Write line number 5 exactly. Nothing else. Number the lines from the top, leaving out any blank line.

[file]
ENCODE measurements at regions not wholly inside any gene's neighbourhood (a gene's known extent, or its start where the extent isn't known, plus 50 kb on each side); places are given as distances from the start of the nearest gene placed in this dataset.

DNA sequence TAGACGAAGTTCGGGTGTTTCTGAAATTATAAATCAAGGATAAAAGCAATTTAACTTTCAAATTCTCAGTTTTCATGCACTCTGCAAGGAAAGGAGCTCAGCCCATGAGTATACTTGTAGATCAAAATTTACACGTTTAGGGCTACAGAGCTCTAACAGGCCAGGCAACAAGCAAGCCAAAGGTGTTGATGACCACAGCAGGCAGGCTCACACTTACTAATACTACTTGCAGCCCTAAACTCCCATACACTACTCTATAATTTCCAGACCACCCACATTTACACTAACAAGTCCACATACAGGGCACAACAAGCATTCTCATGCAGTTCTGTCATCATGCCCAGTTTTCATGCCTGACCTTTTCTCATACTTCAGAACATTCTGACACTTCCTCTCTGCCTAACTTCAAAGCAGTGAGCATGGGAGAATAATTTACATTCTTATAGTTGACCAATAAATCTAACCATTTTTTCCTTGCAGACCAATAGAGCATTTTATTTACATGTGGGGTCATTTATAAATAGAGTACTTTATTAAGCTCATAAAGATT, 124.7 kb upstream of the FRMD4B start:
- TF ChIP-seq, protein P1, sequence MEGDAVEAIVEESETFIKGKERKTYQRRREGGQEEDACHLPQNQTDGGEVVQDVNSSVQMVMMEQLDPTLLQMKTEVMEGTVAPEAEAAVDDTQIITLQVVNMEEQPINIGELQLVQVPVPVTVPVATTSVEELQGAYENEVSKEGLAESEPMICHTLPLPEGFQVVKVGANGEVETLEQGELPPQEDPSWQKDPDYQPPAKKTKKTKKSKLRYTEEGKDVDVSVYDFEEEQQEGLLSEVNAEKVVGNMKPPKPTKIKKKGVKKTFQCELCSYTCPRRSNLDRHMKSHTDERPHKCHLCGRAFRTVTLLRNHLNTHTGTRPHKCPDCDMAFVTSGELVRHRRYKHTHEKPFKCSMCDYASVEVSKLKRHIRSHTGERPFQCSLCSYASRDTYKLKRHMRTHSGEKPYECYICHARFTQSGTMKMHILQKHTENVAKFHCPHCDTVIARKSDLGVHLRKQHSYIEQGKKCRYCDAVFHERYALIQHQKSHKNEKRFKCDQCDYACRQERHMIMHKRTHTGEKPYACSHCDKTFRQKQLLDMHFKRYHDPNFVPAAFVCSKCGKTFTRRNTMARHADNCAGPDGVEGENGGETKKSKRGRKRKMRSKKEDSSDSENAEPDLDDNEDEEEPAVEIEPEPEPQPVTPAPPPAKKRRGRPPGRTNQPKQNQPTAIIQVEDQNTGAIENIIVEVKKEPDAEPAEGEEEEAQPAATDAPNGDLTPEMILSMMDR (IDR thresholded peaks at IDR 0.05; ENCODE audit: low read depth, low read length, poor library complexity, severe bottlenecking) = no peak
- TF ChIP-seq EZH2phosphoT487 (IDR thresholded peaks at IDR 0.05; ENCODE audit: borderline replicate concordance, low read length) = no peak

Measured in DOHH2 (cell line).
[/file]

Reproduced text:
Measured in DOHH2 (cell line).